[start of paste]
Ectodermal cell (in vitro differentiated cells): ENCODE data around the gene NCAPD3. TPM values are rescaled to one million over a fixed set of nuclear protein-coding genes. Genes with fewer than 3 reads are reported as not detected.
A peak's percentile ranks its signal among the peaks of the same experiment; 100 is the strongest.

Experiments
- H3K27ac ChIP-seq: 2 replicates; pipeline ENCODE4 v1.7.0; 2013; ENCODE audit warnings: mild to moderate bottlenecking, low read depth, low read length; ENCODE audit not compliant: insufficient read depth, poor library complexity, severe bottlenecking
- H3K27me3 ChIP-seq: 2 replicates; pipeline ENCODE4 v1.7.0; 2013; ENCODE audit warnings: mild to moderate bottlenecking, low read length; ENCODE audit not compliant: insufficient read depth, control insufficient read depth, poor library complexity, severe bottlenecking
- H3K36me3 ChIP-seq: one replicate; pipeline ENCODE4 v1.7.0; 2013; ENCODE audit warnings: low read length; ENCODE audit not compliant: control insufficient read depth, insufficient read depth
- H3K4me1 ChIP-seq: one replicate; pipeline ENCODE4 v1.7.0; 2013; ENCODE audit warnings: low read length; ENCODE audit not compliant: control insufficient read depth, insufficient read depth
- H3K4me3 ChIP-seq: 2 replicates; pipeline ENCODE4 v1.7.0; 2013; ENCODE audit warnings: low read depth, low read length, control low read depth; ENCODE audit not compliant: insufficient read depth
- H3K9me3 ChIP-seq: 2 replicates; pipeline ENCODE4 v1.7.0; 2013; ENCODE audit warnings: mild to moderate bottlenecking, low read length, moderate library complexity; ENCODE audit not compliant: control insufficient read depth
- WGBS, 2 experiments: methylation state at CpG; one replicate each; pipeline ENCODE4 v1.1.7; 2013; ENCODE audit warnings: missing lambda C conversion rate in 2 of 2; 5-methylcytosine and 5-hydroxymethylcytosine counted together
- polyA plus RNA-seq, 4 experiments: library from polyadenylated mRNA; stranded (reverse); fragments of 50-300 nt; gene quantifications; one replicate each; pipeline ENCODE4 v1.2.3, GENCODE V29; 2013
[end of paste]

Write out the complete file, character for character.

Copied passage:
Ectodermal cell (in vitro differentiated cells): ENCODE data around the gene NCAPD3. TPM values are rescaled to one million over a fixed set of nuclear protein-coding genes. Genes with fewer than 3 reads are reported as not detected.
A peak's percentile ranks its signal among the peaks of the same experiment; 100 is the strongest.

Experiments
- H3K27ac ChIP-seq: 2 replicates; pipeline ENCODE4 v1.7.0; 2013; ENCODE audit warnings: mild to moderate bottlenecking, low read depth, low read length; ENCODE audit not compliant: insufficient read depth, poor library complexity, severe bottlenecking
- H3K27me3 ChIP-seq: 2 replicates; pipeline ENCODE4 v1.7.0; 2013; ENCODE audit warnings: mild to moderate bottlenecking, low read length; ENCODE audit not compliant: insufficient read depth, control insufficient read depth, poor library complexity, severe bottlenecking
- H3K36me3 ChIP-seq: one replicate; pipeline ENCODE4 v1.7.0; 2013; ENCODE audit warnings: low read length; ENCODE audit not compliant: control insufficient read depth, insufficient read depth
- H3K4me1 ChIP-seq: one replicate; pipeline ENCODE4 v1.7.0; 2013; ENCODE audit warnings: low read length; ENCODE audit not compliant: control insufficient read depth, insufficient read depth
- H3K4me3 ChIP-seq: 2 replicates; pipeline ENCODE4 v1.7.0; 2013; ENCODE audit warnings: low read depth, low read length, control low read depth; ENCODE audit not compliant: insufficient read depth
- H3K9me3 ChIP-seq: 2 replicates; pipeline ENCODE4 v1.7.0; 2013; ENCODE audit warnings: mild to moderate bottlenecking, low read length, moderate library complexity; ENCODE audit not compliant: control insufficient read depth
- WGBS, 2 experiments: methylation state at CpG; one replicate each; pipeline ENCODE4 v1.1.7; 2013; ENCODE audit warnings: missing lambda C conversion rate in 2 of 2; 5-methylcytosine and 5-hydroxymethylcytosine counted together
- polyA plus RNA-seq, 4 experiments: library from polyadenylated mRNA; stranded (reverse); fragments of 50-300 nt; gene quantifications; one replicate each; pipeline ENCODE4 v1.2.3, GENCODE V29; 2013